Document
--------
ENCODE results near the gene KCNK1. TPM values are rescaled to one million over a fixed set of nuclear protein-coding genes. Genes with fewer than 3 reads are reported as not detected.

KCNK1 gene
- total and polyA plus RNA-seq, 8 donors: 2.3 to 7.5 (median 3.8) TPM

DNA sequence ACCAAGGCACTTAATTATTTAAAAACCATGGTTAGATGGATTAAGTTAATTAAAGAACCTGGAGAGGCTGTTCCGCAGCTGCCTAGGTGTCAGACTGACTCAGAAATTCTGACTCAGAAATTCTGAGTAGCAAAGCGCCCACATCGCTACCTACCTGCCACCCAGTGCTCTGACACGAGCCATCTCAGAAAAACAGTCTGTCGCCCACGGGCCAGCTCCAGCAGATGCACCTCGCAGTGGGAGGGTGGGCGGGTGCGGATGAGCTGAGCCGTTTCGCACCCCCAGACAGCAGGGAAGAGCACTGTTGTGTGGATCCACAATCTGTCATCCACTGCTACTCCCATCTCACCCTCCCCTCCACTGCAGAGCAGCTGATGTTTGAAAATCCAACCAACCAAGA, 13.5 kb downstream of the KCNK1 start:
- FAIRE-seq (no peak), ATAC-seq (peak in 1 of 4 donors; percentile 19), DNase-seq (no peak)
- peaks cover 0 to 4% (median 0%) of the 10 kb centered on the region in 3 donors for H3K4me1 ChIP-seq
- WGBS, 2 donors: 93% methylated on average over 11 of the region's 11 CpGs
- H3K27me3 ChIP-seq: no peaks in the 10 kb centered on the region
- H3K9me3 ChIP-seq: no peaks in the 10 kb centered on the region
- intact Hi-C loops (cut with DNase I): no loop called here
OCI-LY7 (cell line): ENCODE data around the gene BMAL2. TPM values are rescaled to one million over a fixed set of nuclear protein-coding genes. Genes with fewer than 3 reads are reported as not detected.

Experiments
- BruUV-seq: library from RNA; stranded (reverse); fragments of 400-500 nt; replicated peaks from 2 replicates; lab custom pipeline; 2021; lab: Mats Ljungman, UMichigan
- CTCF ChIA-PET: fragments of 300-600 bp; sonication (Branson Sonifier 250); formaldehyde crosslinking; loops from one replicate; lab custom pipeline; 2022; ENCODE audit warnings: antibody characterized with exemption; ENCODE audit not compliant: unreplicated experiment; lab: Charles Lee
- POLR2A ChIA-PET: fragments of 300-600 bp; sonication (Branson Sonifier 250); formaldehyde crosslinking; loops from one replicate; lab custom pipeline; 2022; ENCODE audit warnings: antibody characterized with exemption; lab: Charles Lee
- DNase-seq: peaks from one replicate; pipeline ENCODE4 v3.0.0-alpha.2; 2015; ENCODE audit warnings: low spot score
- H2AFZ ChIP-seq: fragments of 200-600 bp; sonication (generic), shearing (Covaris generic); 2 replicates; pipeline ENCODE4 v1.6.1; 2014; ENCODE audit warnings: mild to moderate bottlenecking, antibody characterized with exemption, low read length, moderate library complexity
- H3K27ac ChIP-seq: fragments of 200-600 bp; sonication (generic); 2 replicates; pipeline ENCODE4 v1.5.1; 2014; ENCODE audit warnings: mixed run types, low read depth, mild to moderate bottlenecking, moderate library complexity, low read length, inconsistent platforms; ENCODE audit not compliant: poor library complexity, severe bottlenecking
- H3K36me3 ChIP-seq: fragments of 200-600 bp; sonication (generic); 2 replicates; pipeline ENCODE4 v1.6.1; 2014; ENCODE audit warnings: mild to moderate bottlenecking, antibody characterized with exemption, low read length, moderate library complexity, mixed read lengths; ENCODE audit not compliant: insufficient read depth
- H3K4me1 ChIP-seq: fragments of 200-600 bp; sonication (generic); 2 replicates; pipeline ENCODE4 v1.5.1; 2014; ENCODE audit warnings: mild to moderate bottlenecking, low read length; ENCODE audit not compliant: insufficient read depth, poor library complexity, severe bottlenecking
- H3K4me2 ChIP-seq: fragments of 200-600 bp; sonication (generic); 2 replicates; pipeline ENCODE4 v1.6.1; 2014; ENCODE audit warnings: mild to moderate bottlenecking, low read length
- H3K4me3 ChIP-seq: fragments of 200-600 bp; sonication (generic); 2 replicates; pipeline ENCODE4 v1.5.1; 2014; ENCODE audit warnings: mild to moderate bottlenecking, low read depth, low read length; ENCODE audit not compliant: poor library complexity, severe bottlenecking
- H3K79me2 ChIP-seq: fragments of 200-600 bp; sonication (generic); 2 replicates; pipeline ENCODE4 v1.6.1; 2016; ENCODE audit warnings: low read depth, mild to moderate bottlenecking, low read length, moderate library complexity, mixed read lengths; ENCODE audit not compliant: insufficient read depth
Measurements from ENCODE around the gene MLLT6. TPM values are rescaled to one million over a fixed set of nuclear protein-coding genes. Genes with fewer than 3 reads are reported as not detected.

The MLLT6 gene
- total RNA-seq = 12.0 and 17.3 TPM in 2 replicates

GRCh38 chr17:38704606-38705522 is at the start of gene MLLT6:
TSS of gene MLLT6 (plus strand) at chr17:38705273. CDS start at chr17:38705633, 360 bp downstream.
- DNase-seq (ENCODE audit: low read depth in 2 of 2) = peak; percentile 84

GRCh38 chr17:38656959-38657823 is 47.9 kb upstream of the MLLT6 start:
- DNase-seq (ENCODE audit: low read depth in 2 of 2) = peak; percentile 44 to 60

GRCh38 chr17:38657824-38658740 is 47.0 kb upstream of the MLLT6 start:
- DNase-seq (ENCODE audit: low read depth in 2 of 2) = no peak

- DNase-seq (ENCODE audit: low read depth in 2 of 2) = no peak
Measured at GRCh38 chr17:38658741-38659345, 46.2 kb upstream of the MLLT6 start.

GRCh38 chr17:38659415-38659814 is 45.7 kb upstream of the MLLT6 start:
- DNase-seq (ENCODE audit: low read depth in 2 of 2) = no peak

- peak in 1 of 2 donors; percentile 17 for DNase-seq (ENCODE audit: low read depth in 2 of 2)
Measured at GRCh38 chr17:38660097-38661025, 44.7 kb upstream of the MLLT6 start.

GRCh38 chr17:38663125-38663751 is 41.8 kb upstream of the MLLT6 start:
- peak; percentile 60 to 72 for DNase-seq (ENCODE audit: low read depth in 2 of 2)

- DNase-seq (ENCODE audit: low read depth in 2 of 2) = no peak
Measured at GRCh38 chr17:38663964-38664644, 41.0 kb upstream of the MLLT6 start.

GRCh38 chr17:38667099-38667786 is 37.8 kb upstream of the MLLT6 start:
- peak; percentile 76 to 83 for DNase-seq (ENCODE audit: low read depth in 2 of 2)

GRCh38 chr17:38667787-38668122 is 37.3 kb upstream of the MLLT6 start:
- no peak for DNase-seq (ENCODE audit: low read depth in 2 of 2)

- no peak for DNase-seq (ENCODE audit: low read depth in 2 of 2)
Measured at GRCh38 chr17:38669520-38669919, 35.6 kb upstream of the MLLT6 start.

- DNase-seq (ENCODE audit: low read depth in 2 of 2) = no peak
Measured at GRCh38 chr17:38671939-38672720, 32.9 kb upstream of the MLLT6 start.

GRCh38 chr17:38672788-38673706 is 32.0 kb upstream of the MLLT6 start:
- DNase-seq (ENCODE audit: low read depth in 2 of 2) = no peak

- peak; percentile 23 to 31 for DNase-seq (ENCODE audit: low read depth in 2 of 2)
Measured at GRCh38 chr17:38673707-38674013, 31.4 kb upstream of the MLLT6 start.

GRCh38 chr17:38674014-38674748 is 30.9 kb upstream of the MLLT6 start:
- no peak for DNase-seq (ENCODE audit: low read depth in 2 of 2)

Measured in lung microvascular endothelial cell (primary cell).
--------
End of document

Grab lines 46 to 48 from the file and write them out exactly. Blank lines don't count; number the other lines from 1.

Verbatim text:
GRCh38 chr17:38667787-38668122 is 37.3 kb upstream of the MLLT6 start:
- no peak for DNase-seq (ENCODE audit: low read depth in 2 of 2)

- no peak for DNase-seq (ENCODE audit: low read depth in 2 of 2)